Senator Udall asks for community input on the protection of Browns Canyon and areas in the Central Mountains
The Wilderness Society today praised Colorado Senator Mark Udall for launching a new process to discuss the protection of two critical areas in Colorado. The Senator will ask for community input for establishing permanent protection for the Arkansas River Canyon and selected parcels in the central Rocky Mountains in Summit, Eagle and Pitkin counties. Protection for both areas has long been supported by local communities that include business owners, sportsmen, elected officials, recreation groups and more.
The Arkansas River Canyon National Monument and Browns Canyon Wilderness process will consider a national monument designation for approximately 20,000 acres along the iconic Arkansas River between Salida and Buena Vista. Browns Canyon serves as a home for a variety of animals and is a haven for outdoor recreationists who travel to Chaffee County from across the U.S. to raft, fish, hike, hunt, and camp in this segment of the Arkansas River. The recreational experiences are only rivaled by the incredible scenery that consists of granite canyons and a mix of meadows and forests. For more than 10 years, local community members have been advocating for the protection of this economic engine and are pleased to see the process moving forward.
“My business livelihood and quality of life both depend on the protection of Browns Canyon,” said Michael Kunkel, owner of Lifestream Water Systems in Salida, Colorado. “I want to thank Senator Mark Udall for recognizing the natural and cultural significance of this canyon, and listening to small business owners throughout this process. Protecting this natural treasure will continue to benefit our local economy by keeping jobs here at home while also providing incredible nature immersion experiences.”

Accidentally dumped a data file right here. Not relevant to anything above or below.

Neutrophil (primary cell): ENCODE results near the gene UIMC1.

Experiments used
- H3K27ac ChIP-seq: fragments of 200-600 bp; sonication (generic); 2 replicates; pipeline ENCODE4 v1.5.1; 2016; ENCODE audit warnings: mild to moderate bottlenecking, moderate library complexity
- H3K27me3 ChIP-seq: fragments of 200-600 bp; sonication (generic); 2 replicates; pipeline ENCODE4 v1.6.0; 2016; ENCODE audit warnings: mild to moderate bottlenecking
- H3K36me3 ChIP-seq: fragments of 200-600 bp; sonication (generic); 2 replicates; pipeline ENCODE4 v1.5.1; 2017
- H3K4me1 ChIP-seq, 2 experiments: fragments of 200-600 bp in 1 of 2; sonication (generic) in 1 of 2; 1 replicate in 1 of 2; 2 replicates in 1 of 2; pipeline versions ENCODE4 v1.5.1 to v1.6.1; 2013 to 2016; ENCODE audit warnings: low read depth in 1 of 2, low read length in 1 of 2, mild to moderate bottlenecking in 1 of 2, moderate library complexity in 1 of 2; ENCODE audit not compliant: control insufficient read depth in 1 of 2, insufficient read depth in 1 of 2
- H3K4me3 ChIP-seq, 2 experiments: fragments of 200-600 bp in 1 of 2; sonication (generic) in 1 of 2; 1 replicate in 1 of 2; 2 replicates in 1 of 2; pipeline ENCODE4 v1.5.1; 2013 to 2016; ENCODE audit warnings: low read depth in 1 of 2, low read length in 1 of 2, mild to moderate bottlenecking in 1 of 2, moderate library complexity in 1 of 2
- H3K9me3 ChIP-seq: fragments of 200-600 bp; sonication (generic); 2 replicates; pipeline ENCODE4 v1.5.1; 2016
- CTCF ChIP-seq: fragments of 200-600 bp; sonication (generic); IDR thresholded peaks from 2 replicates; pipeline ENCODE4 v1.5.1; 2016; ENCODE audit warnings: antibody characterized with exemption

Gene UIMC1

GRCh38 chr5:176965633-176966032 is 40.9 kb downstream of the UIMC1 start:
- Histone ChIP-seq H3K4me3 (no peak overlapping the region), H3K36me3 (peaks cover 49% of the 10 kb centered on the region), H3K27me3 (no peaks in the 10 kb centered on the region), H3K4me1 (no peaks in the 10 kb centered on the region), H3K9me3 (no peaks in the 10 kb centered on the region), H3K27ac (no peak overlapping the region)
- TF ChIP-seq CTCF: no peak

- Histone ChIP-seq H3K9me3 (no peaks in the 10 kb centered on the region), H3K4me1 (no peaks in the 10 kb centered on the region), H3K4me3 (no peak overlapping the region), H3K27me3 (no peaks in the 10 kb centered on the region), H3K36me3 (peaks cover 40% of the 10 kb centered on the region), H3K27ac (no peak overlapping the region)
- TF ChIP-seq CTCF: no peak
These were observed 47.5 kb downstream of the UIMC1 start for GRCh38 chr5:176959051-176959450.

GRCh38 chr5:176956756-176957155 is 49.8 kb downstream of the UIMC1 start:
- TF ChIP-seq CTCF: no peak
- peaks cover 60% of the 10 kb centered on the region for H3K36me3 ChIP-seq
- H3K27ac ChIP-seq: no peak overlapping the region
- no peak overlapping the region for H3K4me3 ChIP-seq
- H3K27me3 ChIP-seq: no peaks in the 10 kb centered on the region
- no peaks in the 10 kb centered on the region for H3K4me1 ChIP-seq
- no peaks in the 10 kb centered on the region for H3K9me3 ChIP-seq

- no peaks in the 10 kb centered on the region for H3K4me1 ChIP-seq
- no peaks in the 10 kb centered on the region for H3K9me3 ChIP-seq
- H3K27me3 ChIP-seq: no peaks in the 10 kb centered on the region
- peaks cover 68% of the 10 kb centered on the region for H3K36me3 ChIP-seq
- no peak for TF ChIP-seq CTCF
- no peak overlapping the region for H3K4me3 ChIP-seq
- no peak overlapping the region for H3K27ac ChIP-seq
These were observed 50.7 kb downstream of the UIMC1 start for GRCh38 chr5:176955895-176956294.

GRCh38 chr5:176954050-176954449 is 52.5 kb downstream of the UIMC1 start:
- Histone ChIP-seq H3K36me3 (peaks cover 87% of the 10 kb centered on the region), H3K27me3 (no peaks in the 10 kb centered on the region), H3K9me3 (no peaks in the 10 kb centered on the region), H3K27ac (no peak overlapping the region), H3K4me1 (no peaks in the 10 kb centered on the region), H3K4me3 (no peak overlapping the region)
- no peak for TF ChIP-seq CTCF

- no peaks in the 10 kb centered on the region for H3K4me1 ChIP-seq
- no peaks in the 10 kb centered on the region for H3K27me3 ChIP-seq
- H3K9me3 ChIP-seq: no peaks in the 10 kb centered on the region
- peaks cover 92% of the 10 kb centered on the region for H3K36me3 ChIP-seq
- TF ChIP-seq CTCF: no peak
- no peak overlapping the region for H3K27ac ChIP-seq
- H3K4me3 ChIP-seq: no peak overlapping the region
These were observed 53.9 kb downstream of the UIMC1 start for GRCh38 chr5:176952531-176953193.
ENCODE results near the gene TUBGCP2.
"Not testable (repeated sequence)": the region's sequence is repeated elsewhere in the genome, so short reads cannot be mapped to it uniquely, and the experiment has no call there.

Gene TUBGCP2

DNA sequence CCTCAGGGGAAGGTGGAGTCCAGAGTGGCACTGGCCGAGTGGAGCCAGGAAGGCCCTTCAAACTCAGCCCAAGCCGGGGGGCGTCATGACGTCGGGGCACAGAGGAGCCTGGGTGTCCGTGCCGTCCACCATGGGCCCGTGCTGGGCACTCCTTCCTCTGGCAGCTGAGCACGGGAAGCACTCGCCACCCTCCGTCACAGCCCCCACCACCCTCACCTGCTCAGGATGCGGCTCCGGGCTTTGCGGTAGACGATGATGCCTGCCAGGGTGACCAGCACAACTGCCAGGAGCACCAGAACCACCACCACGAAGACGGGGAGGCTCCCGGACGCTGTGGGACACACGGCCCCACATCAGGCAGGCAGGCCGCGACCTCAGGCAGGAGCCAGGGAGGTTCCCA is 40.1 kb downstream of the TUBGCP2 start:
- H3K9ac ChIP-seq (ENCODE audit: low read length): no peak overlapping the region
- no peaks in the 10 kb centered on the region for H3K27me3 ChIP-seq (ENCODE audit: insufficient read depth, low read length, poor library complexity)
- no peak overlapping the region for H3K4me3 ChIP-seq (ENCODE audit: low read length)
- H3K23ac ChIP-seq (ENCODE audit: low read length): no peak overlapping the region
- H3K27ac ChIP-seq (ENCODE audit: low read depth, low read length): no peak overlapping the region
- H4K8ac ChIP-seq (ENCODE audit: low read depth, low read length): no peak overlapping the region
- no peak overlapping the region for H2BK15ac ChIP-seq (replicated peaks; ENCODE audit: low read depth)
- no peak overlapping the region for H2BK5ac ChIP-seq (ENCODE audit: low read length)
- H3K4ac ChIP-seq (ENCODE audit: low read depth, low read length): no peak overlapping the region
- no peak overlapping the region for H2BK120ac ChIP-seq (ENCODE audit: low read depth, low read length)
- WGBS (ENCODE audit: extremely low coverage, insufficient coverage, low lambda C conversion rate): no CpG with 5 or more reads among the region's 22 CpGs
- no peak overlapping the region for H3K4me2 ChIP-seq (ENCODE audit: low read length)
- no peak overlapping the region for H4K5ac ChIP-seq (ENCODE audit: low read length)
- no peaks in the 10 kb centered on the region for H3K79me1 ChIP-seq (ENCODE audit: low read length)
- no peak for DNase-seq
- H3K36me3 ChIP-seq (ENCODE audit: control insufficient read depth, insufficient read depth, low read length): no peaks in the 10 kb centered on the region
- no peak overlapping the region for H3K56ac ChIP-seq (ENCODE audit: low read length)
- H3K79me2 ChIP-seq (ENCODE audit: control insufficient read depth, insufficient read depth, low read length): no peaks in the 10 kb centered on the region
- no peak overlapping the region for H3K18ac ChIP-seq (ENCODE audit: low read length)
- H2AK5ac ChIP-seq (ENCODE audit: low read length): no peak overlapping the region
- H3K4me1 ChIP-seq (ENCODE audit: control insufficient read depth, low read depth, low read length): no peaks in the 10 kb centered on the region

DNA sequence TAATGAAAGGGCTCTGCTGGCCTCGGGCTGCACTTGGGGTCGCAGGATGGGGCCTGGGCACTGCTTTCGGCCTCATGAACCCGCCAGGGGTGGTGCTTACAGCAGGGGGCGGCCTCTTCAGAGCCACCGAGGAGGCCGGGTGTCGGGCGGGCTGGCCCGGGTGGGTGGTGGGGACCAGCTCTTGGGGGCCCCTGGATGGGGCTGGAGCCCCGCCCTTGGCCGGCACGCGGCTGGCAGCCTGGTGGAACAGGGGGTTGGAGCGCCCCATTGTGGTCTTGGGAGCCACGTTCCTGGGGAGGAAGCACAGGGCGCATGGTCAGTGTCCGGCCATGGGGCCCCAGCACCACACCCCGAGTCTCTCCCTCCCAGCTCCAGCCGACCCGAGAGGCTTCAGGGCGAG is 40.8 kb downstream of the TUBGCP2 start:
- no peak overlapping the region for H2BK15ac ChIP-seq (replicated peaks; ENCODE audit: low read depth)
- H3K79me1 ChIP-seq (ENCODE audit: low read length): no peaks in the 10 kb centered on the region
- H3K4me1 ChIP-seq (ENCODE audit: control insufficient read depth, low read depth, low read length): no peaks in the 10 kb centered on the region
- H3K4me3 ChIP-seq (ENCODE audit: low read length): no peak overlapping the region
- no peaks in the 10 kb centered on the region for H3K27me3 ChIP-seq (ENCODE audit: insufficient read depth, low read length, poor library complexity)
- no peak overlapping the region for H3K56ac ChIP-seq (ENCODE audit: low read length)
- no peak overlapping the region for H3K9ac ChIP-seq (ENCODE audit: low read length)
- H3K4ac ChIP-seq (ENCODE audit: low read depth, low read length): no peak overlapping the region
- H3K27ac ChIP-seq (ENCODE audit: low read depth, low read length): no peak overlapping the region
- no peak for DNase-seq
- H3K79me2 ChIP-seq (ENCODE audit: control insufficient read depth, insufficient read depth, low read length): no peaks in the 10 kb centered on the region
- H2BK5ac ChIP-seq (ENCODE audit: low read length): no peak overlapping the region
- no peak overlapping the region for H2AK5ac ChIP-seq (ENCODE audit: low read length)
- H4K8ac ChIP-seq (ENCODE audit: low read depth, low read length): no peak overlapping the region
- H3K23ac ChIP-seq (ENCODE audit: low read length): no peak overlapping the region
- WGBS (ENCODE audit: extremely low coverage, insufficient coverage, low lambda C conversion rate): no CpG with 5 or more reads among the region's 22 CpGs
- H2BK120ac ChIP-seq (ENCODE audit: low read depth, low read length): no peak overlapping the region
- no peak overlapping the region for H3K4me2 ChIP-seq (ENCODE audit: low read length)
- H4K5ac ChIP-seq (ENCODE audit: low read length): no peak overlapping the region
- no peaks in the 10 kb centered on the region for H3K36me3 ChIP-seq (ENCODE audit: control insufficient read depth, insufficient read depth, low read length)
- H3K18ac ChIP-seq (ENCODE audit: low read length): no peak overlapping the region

The Central Rocky Mountains process will consider roughly 236,000 acres in 32 areas in Eagle, Pitkin and Summit counties. These areas include additions to existing Wilderness Areas including Holy Cross, Eagles Nest and the Maroon Bells. This area serves as critical animal habitat and offers ample outdoor recreation opportunities. Locals and visitors repeatedly flock to this natural treasure to hike, hunt, fish and camp. The surrounding towns and counties benefit greatly from the economic sustainability tourists and outdoor recreation enthusiasts bring from around the state, country, and world.
Outdoor recreation is an important economic driver in Colorado. It contributes over $10 billion annually to Colorado’s economy and supports over 107,000 jobs across the state. Additionally, a recent bi-partisan poll by Colorado College found that 93 percent of those surveyed agreed that “our national parks, forests, monuments, and wildlife areas are an essential part of Colorado’s economy.”
“Senator Udall is calling for this community-driven process because these places are too special not to be protected,” said Jeff Widen, conservation designations associate director at The Wilderness Society. “Coloradoans value these lands for the spectacular beauty, recreational activities and economic opportunities they provide.”
The Wilderness Society is looking forward to working with Senator Udall on the public process and ultimately protecting these iconic places.